Music is an important theme in Fox’s films and “Cupcakes” is no exception. The group’s catchy number, “Song for Anat” — formally “Song Number Six” — is written by musician/lyricist Scott Hoffman, known as Babydaddy. The movie’s sharp, glitzy, colorful style has hints of Almodovar and an extra subtle layer of charm accompanies each character as they are identified with a particular color throughout the film.

Fox has rather shamelessly included a couple of product placement-type moments associated with ‘70s pop star Mike Brant, who happens to be the subject of his next film. Brant, an Israeli, achieved fame after moving to France but committed suicide at the age of 28.

“Cupcakes” is also about pushing oneself, seizing opportunity and overcoming fear. The group, called Anat-Ofar, takes artistic control and fights their management to go on stage as themselves. In fact the simplicity of their performance does seem to reflect some of the 1970s Eurovision entries, such as Israel’s winning song “Hallelujah” by Gali Atari and Milk & Honey in 1979. Ofer reminds us — or is this Fox? — that there was a time when Universong, aka Eurovision, “was a song contest and not a costume contest.”

Of course resolution comes to all the protagonists in one way or another but who cares? A tight script, coupled with toe tapping tunes, makes “Cupcakes” an uplifting, escapist, sweet experience.


Permalink | | Share | Email | Print | Filed under: UK Jewish Film Festival, Israeli Film, Film, Eytan Fox, Cupcakes

The Jewish Daily Forward welcomes reader comments in order to promote thoughtful discussion on issues of importance to the Jewish community. In the interest of maintaining a civil forum, The Jewish Daily Forwardrequires that all commenters be appropriately respectful toward our writers, other commenters and the subjects of the articles. Vigorous debate and reasoned critique are welcome; name-calling and personal invective are not. While we generally do not seek to edit or actively moderate comments, our spam filter prevents most links and certain key words from being posted and The Jewish Daily Forward reserves the right to remove comments for any reason.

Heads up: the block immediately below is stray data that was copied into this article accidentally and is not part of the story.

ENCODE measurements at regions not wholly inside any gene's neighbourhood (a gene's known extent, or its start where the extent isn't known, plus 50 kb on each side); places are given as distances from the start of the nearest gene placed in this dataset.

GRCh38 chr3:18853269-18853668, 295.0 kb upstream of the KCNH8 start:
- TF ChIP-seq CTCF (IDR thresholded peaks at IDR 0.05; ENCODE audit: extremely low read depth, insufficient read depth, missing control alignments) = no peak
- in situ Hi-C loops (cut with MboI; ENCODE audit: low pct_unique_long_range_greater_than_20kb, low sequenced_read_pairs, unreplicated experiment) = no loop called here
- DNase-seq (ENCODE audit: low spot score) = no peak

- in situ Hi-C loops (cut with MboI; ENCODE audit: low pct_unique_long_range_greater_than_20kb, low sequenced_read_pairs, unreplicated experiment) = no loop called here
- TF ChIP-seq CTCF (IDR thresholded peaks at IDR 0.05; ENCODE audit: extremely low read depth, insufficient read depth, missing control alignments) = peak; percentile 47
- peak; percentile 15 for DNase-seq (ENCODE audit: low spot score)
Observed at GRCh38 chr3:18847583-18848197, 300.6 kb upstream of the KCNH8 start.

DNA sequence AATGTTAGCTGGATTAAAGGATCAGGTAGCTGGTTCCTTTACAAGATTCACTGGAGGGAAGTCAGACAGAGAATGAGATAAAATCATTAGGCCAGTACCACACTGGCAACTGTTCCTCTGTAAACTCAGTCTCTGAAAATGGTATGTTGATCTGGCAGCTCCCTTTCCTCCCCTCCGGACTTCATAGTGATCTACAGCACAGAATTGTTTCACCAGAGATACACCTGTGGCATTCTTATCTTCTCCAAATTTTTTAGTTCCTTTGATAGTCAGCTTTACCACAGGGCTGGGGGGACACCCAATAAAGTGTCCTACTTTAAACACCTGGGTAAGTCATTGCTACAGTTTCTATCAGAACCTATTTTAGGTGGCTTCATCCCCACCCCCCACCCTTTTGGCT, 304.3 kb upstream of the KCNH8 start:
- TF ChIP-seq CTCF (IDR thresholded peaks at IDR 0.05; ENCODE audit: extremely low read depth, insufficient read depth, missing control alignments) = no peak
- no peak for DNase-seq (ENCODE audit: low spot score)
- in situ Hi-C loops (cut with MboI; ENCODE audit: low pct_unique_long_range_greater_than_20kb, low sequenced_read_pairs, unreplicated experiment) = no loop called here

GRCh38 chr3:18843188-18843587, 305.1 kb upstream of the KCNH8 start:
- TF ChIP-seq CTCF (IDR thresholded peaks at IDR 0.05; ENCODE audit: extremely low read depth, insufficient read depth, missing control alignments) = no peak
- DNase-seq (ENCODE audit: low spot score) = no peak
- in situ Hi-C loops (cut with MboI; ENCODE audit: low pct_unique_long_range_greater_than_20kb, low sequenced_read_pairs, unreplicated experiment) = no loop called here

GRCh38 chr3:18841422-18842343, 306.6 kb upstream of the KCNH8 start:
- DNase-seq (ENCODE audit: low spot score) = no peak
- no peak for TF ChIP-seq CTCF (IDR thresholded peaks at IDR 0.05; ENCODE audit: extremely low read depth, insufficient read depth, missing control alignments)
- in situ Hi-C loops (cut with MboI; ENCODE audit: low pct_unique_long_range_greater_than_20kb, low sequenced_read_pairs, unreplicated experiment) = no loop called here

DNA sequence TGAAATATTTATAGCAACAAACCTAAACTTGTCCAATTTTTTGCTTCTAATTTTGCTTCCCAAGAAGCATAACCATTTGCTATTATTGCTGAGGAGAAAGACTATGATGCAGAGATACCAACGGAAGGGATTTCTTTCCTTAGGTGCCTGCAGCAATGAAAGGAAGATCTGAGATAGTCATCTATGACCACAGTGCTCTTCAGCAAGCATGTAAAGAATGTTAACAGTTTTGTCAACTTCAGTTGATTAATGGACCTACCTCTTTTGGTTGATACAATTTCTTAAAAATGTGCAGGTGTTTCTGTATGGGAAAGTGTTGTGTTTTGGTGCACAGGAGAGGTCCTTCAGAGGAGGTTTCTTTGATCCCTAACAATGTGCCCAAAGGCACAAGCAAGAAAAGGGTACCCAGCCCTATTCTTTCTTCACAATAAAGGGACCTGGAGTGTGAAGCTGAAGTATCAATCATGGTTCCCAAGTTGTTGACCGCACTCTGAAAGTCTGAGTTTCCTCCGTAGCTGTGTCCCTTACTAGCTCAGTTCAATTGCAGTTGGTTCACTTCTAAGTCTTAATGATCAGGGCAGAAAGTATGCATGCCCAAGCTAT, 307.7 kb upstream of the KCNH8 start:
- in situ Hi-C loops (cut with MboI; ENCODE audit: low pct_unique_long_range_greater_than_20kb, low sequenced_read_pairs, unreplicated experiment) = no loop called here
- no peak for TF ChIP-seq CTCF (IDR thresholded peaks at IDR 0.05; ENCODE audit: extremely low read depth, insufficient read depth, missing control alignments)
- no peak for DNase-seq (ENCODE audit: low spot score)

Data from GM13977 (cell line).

Find us on Facebook!
  • Is anti-Zionism the new anti-Semitism?
  • "I thought I was the only Jew on a Harley Davidson, but I was wrong." — Gil Paul, member of the Hillel's Angels. http://jd.fo/g4cjH
  • “This is a dangerous region, even for people who don’t live there and say, merely express the mildest of concern about the humanitarian tragedy of civilians who have nothing to do with the warring factions, only to catch a rash of *** (bleeped) from everyone who went to your bar mitzvah! Statute of limitations! Look, a $50 savings bond does not buy you a lifetime of criticism.”